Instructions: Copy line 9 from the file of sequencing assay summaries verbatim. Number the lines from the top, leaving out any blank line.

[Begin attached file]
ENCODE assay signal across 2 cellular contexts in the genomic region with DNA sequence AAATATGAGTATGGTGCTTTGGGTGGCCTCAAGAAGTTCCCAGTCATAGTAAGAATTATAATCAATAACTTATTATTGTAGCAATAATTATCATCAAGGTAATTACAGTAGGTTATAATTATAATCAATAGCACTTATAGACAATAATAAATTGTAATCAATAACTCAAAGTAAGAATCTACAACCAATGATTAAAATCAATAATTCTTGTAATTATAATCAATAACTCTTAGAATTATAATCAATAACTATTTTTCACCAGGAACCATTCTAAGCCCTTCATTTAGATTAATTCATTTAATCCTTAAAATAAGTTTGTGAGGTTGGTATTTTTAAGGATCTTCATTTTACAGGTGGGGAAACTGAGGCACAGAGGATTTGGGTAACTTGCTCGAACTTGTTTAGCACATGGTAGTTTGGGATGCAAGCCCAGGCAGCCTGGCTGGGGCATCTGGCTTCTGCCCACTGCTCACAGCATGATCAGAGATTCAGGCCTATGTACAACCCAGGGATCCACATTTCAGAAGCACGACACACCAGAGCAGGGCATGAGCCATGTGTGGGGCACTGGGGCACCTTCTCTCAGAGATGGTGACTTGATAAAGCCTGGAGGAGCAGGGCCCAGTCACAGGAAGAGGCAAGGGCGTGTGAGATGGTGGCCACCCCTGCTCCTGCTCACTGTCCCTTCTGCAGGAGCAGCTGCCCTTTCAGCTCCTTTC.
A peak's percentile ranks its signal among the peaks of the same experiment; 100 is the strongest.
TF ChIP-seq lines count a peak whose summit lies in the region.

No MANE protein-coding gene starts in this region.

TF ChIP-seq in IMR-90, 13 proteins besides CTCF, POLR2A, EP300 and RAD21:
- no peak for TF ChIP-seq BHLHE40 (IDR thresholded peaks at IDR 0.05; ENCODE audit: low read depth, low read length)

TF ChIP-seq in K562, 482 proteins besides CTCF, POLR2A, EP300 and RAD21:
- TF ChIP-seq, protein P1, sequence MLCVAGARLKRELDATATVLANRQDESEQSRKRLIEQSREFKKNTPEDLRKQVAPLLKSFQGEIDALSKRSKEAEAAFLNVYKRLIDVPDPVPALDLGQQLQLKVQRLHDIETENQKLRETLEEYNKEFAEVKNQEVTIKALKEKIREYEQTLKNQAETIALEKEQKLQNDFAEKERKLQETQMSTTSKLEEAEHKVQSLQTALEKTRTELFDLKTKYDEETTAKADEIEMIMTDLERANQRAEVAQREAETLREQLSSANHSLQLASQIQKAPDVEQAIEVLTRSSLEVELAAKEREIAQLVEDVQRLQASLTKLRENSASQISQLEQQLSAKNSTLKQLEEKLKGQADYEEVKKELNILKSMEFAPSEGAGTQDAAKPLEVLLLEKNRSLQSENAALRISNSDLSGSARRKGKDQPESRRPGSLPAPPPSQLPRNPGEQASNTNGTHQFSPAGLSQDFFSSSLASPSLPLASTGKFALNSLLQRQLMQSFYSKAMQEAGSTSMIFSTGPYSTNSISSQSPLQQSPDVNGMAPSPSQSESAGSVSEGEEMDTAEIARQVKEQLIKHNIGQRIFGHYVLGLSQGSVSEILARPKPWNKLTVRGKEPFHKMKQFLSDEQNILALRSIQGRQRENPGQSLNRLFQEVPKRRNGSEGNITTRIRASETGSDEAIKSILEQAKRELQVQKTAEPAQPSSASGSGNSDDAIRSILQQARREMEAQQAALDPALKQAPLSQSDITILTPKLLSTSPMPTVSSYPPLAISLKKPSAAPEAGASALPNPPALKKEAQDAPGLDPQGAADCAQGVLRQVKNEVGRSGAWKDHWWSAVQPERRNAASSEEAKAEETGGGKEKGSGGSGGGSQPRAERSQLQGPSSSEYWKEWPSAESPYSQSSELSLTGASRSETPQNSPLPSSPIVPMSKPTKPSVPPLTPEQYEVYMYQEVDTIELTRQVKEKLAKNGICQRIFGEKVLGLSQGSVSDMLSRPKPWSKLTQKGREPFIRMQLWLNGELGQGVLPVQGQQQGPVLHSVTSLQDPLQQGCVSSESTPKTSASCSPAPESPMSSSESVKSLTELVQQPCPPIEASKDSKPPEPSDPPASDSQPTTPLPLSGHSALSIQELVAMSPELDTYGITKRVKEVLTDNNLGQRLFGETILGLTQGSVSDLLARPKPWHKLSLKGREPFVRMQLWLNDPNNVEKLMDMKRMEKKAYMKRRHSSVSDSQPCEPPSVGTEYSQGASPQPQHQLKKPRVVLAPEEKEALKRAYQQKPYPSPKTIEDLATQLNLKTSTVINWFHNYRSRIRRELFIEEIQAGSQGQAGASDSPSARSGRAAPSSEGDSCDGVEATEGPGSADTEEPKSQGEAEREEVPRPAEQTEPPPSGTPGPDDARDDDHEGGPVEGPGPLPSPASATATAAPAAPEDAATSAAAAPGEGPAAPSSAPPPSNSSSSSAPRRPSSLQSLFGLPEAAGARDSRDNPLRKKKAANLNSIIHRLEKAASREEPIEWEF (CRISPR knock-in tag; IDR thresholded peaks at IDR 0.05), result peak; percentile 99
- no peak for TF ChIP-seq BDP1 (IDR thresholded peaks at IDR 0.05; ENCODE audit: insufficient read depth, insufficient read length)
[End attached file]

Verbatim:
- no peak for TF ChIP-seq BDP1 (IDR thresholded peaks at IDR 0.05; ENCODE audit: insufficient read depth, insufficient read length)